“But stay woke. Niggas creepin. They ‘gon find you, ‘gon catch you sleepin. Now stay woke. Niggas creepin…now don’t you close your eyes.”
I don’t think it’s any coincidence that the start of our protagonist’s story begins with the track “Redbone” from the album “Awaken, My Love!”by Childish Gambino. These days, the term “Redbone” widely means two different things:
A slang term for a light-skinned African American of mixed Caucasian heritage.
An American breed of hound dog, used for hunting Racoons, known as the “Redbone Coonhound”.
Yes. Let that confront you for a minute. This superb film will confront you for an hour and forty four minutes. For those of you who have already experienced “Get Out”, let those two definitions sink in, listen closely to the Redbone lyrics and think about the film and it’s themes, as well as post-Obama America, white liberalism and the #BlackLivesMatter movement. I left the film speechless and I reflected on it for weeks, unsure of how tackle reviewing a masterpiece with the justice it deserves, without spoiling it. The less you know about the events in the film, the better, and “impactful” is the word that comes to mind when asked to describe it. It is in all ways a powerful social and political statement.
It’s very rare to come across such a skilfully woven psychological horror from a first time director, especially one that is centered on all forms of racism and tackles such sensitive themes with utter finesse. It is a film that you could write an entire thesis on due to it’s multi-layered themes, imagery and relevancy in today’s American society. You don’t have to be African American to identify and connect with the racial overtones, but a knowledge of America’s history of slavery, civil rights movements and current political climate will add to your experience exponentially.
Our protagonist is Chris Washington (portrayed brilliantly by Brit actor Daniel Kaluuya) who is an African American photographer that shoots photos in black and white. He is dating Rose Armitage (an outstanding performance by Girls actor Allison Williams) who is from an upper class Caucasian family, and they are on their way to meet her “open minded” liberal parents and brother for the first time at their sprawling country mansion estate. Chris is naturally more nervous than one normally would be in that situation, as Rose hasn’t told her parents that he is black. His best friend Rodney (played superbly by stand up comedian Lil Rel Howery) is suspicious of the whole situation, but provides comic relief and a sense of lightness throughout the film, balancing the dark tension-heavy atmosphere perfectly.
You quickly get immersed into the story and the suspense and psychological screwing kicks in fast. When the couple arrive at Rose’s parent’s estate, Chris notices her family’s servants: a groundsman named Walter and maid named Georgina who are both black. Each have an inexplicable zombie-like vacancy in their eyes and their behaviour is strange and almost robotic. Chris tries to connect with them using black colloquial speech, but they respond as if they are reading a script and their eyes belie their words and actions. Their presence hearken back to America’s slavery days, in terms of the behavioural differences between slaves who worked the fields, as opposed to slaves who worked in the big house. Actors Betty Gabriel and Marcus Henderson’s portrayal of the servants can’t be faulted.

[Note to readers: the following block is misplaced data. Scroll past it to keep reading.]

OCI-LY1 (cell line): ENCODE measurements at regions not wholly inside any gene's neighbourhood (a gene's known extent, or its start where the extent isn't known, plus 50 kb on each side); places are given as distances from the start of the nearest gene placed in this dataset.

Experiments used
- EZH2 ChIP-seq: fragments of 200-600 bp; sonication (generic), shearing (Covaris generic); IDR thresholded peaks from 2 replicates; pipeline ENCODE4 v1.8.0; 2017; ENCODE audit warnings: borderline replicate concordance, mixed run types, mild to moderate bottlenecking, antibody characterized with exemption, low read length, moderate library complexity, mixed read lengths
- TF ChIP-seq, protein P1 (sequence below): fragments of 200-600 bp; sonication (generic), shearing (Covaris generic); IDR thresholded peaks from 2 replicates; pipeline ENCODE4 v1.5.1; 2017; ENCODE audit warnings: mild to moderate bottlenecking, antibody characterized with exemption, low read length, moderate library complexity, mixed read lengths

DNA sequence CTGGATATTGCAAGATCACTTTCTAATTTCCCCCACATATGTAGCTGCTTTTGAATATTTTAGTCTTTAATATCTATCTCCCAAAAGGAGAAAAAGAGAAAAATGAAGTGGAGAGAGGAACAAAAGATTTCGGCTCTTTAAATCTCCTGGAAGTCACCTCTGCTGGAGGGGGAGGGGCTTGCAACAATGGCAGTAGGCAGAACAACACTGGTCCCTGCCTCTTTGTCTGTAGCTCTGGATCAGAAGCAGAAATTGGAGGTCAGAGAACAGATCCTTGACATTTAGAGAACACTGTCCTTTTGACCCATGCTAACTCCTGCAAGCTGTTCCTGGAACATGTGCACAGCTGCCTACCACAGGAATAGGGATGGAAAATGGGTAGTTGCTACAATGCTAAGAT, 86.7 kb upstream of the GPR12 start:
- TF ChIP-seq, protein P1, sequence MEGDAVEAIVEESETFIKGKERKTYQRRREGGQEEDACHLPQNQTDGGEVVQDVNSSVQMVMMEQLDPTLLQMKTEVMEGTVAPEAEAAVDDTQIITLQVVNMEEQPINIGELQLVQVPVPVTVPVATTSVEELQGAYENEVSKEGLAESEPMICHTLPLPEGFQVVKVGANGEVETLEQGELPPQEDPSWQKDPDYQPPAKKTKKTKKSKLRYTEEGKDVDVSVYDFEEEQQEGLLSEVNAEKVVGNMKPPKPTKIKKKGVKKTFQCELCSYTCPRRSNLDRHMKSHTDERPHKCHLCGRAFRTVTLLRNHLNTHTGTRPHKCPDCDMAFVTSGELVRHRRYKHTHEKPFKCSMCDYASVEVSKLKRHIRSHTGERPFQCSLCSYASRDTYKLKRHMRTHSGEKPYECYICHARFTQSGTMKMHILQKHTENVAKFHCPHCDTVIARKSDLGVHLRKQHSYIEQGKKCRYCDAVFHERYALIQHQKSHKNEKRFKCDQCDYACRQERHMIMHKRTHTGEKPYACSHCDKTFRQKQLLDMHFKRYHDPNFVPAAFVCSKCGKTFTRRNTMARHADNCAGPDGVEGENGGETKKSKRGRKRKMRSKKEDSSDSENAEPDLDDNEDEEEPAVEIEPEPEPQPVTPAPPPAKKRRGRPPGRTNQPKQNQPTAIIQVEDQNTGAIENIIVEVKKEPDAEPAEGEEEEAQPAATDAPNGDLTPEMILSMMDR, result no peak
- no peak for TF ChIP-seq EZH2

Rose’s Obama-supporter parents welcome him lovingly with open arms, but things just seem off. I don’t want to reveal any more than that as it would impact on your own experience and could potentially spoil it, but I will say that this is one of the best films I’ve seen in any genre, and the genius of Get Out lies in Jordan Peele’s command of subliminal messages, imagery, scenery and sound to build depth of atmosphere. It’s the almost imperceptible things that strike hardest and you have to have your eyes, ears and mind open while watching this film to get it. In slang terms, you have to “stay woke”. Throughout the film I felt like I was slowly being strangled, like a noose was tightening
around my neck as the movie progressed, and I had to bite back the fight or flight instinct that feeling evoked.
The casting and acting in this film is just superb, and everyone who was cast (even the minor characters and extras) play their role with such authenticity that I forgot that they were actors and got lost in their characters. Each give an astoundingly nuanced performance to match the subtle brilliance of the script.
Every. Single. One.
It is more than just a film and I’ve come to the conclusion that, outside of a thesis, there is nothing that I can write that will do this film justice. You have to experience it. I want to watch it again and again to pick up what I may have missed on my previous viewings, whether it’s a well-placed set piece in the background or a certain look in one of the actor’s eyes or an interaction between characters that have a deeper meaning… it’s one of those films that is so layered that you could watch it again and find something new. It’s no wonder there are chat rooms and forums and web pages and YouTube videos all dedicated to discussing and deciphering the scenes and themes of Get Out. It is genius.
Hats off to Jordan Peele. Man. What an incredible directorial debut. Now go book your tickets.
Running Time: 104 MIN
Genre: Horror, Comedy
Director: Jordan Peele
Starring: Daniel Kaluuya, Allison Williams, Bradley Whitford, Caleb Landry Jones, Stephen Root, Catherine Keener
Production Studio: Blumhouse Productions, QC Entertainment, Monkeypaw Productions
Distributor: Universal Pictures